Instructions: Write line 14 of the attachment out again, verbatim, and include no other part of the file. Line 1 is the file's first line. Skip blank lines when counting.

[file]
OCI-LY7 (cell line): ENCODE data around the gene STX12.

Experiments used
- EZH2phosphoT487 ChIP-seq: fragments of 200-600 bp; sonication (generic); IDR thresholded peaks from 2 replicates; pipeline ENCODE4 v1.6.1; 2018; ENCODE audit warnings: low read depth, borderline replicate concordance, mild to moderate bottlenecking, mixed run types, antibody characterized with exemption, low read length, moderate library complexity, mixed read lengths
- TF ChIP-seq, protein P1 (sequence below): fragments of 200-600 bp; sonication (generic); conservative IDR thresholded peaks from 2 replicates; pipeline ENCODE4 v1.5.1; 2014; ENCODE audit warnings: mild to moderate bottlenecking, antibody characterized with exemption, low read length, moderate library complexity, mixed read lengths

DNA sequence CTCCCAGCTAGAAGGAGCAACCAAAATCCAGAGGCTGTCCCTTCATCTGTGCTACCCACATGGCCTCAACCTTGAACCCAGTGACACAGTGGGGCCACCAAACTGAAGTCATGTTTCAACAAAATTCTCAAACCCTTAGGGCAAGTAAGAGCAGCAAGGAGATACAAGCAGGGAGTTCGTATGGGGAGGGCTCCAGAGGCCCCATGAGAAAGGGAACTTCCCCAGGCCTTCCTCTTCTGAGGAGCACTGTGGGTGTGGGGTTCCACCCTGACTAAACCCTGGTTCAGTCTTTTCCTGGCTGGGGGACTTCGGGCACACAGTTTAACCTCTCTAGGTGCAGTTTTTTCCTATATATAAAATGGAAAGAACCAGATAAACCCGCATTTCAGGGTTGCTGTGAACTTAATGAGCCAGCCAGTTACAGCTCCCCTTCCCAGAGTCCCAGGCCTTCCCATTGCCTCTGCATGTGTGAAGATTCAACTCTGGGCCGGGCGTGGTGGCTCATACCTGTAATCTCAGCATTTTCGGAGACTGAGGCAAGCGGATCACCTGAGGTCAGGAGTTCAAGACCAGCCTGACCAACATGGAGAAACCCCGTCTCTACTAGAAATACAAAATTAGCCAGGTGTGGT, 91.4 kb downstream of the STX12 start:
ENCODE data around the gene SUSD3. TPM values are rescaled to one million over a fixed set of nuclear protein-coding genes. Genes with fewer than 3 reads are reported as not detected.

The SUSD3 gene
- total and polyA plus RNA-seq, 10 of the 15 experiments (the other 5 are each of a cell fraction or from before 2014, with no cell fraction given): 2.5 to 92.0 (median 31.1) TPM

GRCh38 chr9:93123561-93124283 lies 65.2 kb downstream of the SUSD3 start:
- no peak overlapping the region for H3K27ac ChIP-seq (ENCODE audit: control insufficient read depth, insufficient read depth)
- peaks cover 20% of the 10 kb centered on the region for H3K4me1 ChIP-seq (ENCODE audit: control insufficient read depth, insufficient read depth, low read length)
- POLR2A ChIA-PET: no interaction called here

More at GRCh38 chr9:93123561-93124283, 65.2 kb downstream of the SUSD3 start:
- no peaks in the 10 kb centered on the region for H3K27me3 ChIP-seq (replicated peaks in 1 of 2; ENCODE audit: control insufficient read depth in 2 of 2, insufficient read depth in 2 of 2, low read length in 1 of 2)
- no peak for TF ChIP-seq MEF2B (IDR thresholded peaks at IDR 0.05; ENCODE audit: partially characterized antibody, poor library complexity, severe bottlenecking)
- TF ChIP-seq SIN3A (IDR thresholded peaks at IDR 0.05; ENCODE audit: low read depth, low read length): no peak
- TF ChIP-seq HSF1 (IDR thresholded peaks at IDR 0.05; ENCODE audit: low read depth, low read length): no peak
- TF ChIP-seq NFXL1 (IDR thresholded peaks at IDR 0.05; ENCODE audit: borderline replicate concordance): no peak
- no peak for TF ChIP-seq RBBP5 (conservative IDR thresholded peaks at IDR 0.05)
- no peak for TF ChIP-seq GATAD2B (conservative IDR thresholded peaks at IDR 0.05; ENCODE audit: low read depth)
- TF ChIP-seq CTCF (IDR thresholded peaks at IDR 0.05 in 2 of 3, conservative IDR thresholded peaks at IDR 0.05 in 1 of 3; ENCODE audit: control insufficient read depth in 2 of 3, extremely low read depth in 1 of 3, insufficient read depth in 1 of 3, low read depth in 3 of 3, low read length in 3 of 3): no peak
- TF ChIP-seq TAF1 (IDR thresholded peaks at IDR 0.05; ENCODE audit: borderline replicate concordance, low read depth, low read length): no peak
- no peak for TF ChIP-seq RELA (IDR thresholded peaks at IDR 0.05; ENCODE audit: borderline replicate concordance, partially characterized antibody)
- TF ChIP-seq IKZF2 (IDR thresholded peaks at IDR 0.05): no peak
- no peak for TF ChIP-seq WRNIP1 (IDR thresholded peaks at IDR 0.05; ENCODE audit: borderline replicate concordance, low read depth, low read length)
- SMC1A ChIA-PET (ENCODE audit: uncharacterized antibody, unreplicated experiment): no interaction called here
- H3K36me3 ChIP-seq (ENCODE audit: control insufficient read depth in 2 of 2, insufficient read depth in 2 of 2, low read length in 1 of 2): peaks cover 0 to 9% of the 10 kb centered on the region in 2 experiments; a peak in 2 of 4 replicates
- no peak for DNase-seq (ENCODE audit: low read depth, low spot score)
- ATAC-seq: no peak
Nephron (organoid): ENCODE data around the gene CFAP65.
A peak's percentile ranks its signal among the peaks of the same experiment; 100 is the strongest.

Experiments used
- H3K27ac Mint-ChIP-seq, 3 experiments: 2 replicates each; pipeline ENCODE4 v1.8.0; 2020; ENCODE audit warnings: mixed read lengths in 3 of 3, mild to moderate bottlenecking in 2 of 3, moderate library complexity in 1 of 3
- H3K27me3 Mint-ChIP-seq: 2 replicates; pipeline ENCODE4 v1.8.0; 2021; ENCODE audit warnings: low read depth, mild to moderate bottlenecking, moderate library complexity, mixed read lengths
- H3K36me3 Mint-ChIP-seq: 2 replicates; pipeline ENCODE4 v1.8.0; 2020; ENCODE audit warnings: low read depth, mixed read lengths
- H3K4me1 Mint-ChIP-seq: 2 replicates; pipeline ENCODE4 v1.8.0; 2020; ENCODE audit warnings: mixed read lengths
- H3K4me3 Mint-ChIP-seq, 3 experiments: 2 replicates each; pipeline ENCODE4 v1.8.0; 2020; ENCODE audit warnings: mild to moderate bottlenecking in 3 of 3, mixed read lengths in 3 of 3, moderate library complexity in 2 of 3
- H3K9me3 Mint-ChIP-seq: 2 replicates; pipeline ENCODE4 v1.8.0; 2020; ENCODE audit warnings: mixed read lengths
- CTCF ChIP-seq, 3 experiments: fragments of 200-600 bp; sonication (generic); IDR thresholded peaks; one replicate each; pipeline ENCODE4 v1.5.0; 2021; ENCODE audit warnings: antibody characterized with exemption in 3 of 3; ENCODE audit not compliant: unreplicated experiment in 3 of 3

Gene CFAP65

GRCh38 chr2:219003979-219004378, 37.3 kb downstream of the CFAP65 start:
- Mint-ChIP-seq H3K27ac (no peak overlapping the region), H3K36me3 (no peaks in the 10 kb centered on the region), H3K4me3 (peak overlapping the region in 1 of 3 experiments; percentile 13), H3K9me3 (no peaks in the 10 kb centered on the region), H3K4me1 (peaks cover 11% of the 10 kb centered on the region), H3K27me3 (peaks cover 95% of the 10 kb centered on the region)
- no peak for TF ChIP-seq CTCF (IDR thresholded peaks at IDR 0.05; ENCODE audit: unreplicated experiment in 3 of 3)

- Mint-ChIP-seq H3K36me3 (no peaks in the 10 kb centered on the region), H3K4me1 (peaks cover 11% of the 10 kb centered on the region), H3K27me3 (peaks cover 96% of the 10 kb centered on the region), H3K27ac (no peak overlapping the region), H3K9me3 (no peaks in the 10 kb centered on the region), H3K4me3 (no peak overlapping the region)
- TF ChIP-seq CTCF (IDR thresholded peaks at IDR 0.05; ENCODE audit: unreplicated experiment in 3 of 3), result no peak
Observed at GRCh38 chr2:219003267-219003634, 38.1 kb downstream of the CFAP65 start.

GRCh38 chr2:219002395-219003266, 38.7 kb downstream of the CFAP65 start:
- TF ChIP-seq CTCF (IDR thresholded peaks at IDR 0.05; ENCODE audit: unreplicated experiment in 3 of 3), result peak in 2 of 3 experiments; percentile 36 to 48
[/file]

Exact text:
- no peaks in the 10 kb centered on the region for H3K27me3 ChIP-seq (replicated peaks in 1 of 2; ENCODE audit: control insufficient read depth in 2 of 2, insufficient read depth in 2 of 2, low read length in 1 of 2)